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CNMI's Covid surge prompts 2-week government and school shutdown

Rep. Tina Sablan says public health officials, AG oppose governor's shutdown order

Gov. Ralph Torres

By Mar-Vic Cagurangan

Due to the raging surge of coronavirus infections, CNMI Gov. Ralph Torres has ordered a two-week government shutdown effective Monday, and imposed new restrictions including a midnight curfew and limits on social gatherings.

According to an announcement from the governor's office, essential services including law enforcement, public safety and public health will continue to fully operate.

Rizalina Liwag, acting commissioner of education, said the Public School System will shift to remote learning beginning Monday until Dec. 23.

"This decision has been carefully assessed by the PSS leadership and school administration," Liwag said.

All non-essential government employees are ordered to work from home. “To ensure the continuity of public services, all department and activity heads have been advised to facilitate teleworking and timekeeping within their offices, divisions, and agencies during this government stay-at-home order,” states a press release from the CNMI government.

The CNMI reported two coronavirus-related deaths as Covid-19 infections continue to spread, with a total of 507 new positive cases recorded in the past seven days. The CNMI has logged in a total of five deaths since the outbreak began last year.

The CNMI had managed to contain the coronavirus transmissions for several months until a cluster emerged in October.

Currently, there are 1,104 confirmed Covid-19 cases in the CNMI with more to be announced soon, according to a press release from the CNMI government. “It is vitally important that our people continue to remain vigilant and take personal responsibility to protect ourselves, our families, our friends, our man’amko, and our loved ones with preexisting illnesses,” Torres said. “We must continue to encourage the unvaccinated to get vaccinated. Our focus is now on protecting against mass hospitalization by decreasing the risk of community transmission through these guidelines,” the governor added. Rep. Tina Sablan, however, said Esther Muna, CEO of the Commonwealth Health Center Corp. did not sign off on the governor’s directive. “Public health officials disagreed with the order, based on science and guidelines from the Centers for Disease Control,” Sablan, a gubernatorial candidate, wrote on her Facebook page. “The attorney general disagreed with the order. The AG did not sign off on the shutdown. "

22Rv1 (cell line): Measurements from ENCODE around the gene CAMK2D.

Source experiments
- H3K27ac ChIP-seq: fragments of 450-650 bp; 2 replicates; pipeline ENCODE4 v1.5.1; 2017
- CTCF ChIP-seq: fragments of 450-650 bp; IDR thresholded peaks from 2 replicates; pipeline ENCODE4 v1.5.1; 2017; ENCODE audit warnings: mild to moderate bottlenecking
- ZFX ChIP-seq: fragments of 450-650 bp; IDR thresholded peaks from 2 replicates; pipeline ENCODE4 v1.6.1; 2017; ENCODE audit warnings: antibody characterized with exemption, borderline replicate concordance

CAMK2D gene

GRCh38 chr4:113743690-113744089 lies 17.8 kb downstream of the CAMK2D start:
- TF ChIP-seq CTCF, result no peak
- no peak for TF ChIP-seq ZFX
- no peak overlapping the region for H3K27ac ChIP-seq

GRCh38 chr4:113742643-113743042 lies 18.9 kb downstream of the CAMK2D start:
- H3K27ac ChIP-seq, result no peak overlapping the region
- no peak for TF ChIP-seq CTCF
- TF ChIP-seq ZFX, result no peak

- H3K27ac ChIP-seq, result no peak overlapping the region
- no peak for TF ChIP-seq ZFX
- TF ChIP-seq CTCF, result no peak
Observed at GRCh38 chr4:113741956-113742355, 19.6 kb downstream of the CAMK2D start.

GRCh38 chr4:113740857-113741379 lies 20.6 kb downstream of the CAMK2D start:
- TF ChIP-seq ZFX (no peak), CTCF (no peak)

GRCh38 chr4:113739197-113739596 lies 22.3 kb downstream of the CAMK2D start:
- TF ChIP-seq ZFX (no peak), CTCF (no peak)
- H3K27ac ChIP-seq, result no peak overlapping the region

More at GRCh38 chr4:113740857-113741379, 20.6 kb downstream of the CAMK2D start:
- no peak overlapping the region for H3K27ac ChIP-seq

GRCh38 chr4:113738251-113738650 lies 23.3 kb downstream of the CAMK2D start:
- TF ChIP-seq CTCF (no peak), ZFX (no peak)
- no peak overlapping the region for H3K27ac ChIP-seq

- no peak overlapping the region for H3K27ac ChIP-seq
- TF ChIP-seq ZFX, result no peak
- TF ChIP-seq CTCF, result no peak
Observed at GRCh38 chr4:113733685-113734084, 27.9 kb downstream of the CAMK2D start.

Sablan said the Federal Emergency Management Agency will not reimburse the CNMI for the cost of the shutdown.

“The CNMI's Covid-19 level is still green. Schools, bars, restaurants, and gyms are still open. Flights are still arriving. The travel bubble is still open. Tomorrow, the legislature will still be open,” Sablan said. While the number of Covid-19 cases may be going up, Sablan said “the spread is happening in the home, and in gatherings of families. Homes, obviously, are still open.” According to a press release from the governor’s office, the CNMI “will shiftits focus toward protection against increased hospitalization that would overwhelm CHCC and private clinics and to ultimately safeguard vulnerable residents with preexisting conditions and health ailments.”


The governor's new mandates include the following:

Essential employees who are responding to an emergency or coming from work are exempted from the curfew, which runs from midnight to 4 a.m.

Face masks are required in all public indoor spaces. These spaces include but are not limited to: common areas of apartment buildings and offices, gyms, shops, cultural facilities, restaurants, bars and nightclubs. Face masks are not required while seated at a food service establishment or actively eating or drinking. Signage is required to be placed at all entrances indicating that face masks are required inside your facility. All indoor events must limit attendance to 50 percent of allowed occupancy, unless vaccination verification or negative test verification is done by the event organizer or establishment owner, in which case 100 percent occupancy is allowable. A facility’s occupancy is set by the Department of Public Works building code. The requirement for verificationof a Covid-19 vaccination completion is applicable to any guests 12 years and older. A proof of a negative Covid-19 test taken within 72 hours will be the option for the unvaccinated. Additionally, gathering organizers and establishments must have the means to conduct temperature screening of all employees, patrons and guests prior to enteringthe establishment or participating in the event.

Establishments or organizers must document each patron’s and guest's name, phone number,and evidence of verification of completed Covid-19 vaccination or test (which may be documented by recording the date of last vaccination or test) in a log which mustbe accessible to CNMI officials.

Acceptable proof of vaccination includes an original vaccination card, a photocopy or photograph of a vaccination card, or an immunization record or documentation provided by CHCC or a health care provider.

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